SHIMMERING, EXTRAVAGANT giant crystal chandeliers hang from the ceiling in every room of the Dorothy Chandler Pavilion in Downtown Los Angeles. I walked into this elaborate building for the first time last week and I was awe struck. In jeans and a blouse I felt under-dressed to be in such an exquisite space and yet for me I found the building itself out of place and rather odd. I felt transported back into 1960’s Los Angeles; it is obvious they have kept the building the way it was originally envisioned in 1962. Dorothy Chandler built the building in an effort to renew the arts scene in Los Angles. As well as provide a proper home for the philharmonic. This building houses on of the largest stages in America, however due to the other three performance halls located just a few feet away, this hall is not used as much as it once was.
Walking into this building the history of Los Angeles comes flooding upon you. On the second floor there is homage paid to what that area of downtown once was, with a metal sculpture of Bunker Hill. What was once a historic area with beautiful Victorian Houses and families inhabiting them that had lived there for decades, is now filled with apartment complexes and condos. With this piece of history staring at you the significance of this building becomes apparent. Unlike other buildings that have overtaken the memories of Downtown L.A., this building is part of that history. Built by the wife of the second Editor of the Los Angeles Times, Chandler loved the city and wanted to help the community by building this performance hall.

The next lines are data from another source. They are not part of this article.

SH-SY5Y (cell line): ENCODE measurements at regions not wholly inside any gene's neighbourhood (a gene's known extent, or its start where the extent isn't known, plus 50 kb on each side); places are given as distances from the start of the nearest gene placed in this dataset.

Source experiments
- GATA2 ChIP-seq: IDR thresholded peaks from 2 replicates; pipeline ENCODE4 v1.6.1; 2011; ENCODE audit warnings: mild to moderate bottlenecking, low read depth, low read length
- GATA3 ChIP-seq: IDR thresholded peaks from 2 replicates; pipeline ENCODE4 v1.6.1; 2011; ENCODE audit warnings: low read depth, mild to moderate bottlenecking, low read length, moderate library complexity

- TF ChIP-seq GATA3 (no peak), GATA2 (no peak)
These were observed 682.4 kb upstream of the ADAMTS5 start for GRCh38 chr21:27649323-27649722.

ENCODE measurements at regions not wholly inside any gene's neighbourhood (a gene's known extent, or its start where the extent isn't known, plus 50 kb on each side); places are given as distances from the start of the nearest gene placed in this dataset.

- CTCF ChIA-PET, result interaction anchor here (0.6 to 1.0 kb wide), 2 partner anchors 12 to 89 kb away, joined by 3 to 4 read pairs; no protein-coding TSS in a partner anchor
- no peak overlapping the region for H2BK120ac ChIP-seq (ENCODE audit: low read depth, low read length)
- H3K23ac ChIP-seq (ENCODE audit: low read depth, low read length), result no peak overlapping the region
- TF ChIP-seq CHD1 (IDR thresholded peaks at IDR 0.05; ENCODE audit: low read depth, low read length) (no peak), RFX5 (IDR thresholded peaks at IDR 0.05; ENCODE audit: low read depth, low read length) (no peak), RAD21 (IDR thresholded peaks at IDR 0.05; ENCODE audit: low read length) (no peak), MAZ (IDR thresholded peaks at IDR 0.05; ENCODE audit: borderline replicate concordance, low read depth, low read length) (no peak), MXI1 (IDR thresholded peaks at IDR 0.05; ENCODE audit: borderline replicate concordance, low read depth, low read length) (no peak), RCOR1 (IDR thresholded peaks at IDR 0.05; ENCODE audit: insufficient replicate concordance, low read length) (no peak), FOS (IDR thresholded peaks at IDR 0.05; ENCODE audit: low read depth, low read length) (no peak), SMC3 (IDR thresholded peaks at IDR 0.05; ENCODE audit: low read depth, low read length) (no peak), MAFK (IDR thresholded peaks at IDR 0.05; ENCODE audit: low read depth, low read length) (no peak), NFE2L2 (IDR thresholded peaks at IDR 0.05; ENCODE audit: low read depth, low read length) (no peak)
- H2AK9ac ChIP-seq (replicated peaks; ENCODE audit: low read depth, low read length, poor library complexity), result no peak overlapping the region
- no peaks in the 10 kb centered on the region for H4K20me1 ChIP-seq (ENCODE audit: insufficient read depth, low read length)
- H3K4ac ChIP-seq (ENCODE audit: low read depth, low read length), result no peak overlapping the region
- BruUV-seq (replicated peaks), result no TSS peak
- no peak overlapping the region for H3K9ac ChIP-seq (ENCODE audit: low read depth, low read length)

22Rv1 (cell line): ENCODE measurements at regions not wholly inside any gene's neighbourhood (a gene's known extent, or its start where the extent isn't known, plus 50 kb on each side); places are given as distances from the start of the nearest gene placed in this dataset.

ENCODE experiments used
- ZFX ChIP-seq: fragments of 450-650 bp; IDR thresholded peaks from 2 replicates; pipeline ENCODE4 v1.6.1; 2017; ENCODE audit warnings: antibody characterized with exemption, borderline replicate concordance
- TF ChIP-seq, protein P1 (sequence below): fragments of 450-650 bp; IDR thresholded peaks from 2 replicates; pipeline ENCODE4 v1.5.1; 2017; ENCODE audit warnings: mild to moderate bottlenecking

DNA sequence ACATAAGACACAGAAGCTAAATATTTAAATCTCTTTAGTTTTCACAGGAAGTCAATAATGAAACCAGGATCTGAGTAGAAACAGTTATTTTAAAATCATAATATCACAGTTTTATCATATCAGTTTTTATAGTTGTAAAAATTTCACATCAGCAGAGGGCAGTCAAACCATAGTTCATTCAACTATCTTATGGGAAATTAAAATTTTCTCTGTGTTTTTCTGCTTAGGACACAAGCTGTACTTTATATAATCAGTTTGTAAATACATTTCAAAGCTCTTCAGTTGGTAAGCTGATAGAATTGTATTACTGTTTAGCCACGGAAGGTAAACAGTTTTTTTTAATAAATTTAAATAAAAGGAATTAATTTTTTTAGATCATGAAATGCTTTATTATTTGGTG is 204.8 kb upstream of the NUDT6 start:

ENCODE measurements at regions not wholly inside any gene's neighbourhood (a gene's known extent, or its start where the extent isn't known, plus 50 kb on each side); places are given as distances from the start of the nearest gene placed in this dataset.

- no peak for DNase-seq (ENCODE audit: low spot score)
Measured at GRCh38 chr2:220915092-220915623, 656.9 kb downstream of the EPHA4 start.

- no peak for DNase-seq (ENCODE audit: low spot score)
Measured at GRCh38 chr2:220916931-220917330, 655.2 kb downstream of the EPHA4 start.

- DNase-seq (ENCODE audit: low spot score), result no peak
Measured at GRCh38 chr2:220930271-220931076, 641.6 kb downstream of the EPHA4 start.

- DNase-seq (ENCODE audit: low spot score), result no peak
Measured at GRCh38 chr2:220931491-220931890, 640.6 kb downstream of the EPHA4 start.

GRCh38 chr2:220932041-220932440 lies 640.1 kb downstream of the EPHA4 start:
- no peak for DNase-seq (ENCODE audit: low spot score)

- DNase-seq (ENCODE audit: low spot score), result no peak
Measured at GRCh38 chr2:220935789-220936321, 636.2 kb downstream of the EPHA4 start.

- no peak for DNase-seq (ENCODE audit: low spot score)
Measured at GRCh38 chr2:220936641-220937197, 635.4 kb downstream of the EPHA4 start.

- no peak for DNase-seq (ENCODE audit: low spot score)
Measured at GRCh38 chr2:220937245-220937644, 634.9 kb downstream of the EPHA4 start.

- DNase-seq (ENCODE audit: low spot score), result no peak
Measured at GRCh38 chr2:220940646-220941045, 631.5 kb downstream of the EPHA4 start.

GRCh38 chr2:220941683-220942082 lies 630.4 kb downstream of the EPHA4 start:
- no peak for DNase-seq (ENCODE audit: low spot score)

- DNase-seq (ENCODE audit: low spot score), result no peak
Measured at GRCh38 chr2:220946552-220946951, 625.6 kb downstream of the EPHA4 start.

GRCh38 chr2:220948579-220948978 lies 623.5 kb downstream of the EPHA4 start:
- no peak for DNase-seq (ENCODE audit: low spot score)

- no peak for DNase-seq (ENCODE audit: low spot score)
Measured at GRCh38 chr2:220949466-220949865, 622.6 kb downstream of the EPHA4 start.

The sculpture of Bunker Hill brought images of old men walking down the hill to get groceries and the deteriorating buildings which people refused to leave. The videos I have seen on the last days of Bunker Hill will forever remain ingrained in my memory and I smiled at this sculpture for the reminder it brings to anyone who sees it. Though it is actually a model of a set piece, this art piece says so much more about Los Angeles than the rest of the building does. Hopefully it will educate those who don’t know about what once existed on Bunker Hill and for those who do remember it will bring a smile to their face, knowing that even though it is gone, it is not completely forgotten.
Photo Credit: My camera